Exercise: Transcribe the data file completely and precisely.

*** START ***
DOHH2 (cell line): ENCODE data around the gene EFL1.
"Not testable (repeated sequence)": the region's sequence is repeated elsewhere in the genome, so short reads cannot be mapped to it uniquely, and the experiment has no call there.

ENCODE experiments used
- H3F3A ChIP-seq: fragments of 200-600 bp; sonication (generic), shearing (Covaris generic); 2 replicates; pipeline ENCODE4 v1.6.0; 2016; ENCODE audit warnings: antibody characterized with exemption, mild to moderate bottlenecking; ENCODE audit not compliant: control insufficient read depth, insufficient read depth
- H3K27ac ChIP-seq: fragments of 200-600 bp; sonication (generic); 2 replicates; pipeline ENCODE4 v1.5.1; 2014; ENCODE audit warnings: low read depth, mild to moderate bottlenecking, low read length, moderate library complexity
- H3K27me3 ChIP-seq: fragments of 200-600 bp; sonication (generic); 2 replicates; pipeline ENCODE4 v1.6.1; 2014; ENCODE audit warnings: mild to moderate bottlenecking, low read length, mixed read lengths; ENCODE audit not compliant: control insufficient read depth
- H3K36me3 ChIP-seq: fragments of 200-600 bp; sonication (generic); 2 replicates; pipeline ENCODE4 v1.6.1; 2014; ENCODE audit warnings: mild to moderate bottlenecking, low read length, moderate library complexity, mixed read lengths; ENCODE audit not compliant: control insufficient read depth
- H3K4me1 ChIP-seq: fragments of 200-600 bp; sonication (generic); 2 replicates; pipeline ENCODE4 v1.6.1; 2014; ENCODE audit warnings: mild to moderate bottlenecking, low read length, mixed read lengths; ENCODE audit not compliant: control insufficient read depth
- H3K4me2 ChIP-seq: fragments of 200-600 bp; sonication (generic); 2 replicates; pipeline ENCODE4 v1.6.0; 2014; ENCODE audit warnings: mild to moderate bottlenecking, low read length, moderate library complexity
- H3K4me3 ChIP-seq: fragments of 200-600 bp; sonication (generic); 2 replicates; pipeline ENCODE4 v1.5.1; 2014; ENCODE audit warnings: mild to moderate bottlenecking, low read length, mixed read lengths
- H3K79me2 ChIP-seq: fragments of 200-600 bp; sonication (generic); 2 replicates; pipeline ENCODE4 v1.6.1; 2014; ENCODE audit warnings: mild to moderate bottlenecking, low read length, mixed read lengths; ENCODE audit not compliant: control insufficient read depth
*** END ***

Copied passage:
DOHH2 (cell line): ENCODE data around the gene EFL1.
"Not testable (repeated sequence)": the region's sequence is repeated elsewhere in the genome, so short reads cannot be mapped to it uniquely, and the experiment has no call there.

ENCODE experiments used
- H3F3A ChIP-seq: fragments of 200-600 bp; sonication (generic), shearing (Covaris generic); 2 replicates; pipeline ENCODE4 v1.6.0; 2016; ENCODE audit warnings: antibody characterized with exemption, mild to moderate bottlenecking; ENCODE audit not compliant: control insufficient read depth, insufficient read depth
- H3K27ac ChIP-seq: fragments of 200-600 bp; sonication (generic); 2 replicates; pipeline ENCODE4 v1.5.1; 2014; ENCODE audit warnings: low read depth, mild to moderate bottlenecking, low read length, moderate library complexity
- H3K27me3 ChIP-seq: fragments of 200-600 bp; sonication (generic); 2 replicates; pipeline ENCODE4 v1.6.1; 2014; ENCODE audit warnings: mild to moderate bottlenecking, low read length, mixed read lengths; ENCODE audit not compliant: control insufficient read depth
- H3K36me3 ChIP-seq: fragments of 200-600 bp; sonication (generic); 2 replicates; pipeline ENCODE4 v1.6.1; 2014; ENCODE audit warnings: mild to moderate bottlenecking, low read length, moderate library complexity, mixed read lengths; ENCODE audit not compliant: control insufficient read depth
- H3K4me1 ChIP-seq: fragments of 200-600 bp; sonication (generic); 2 replicates; pipeline ENCODE4 v1.6.1; 2014; ENCODE audit warnings: mild to moderate bottlenecking, low read length, mixed read lengths; ENCODE audit not compliant: control insufficient read depth
- H3K4me2 ChIP-seq: fragments of 200-600 bp; sonication (generic); 2 replicates; pipeline ENCODE4 v1.6.0; 2014; ENCODE audit warnings: mild to moderate bottlenecking, low read length, moderate library complexity
- H3K4me3 ChIP-seq: fragments of 200-600 bp; sonication (generic); 2 replicates; pipeline ENCODE4 v1.5.1; 2014; ENCODE audit warnings: mild to moderate bottlenecking, low read length, mixed read lengths
- H3K79me2 ChIP-seq: fragments of 200-600 bp; sonication (generic); 2 replicates; pipeline ENCODE4 v1.6.1; 2014; ENCODE audit warnings: mild to moderate bottlenecking, low read length, mixed read lengths; ENCODE audit not compliant: control insufficient read depth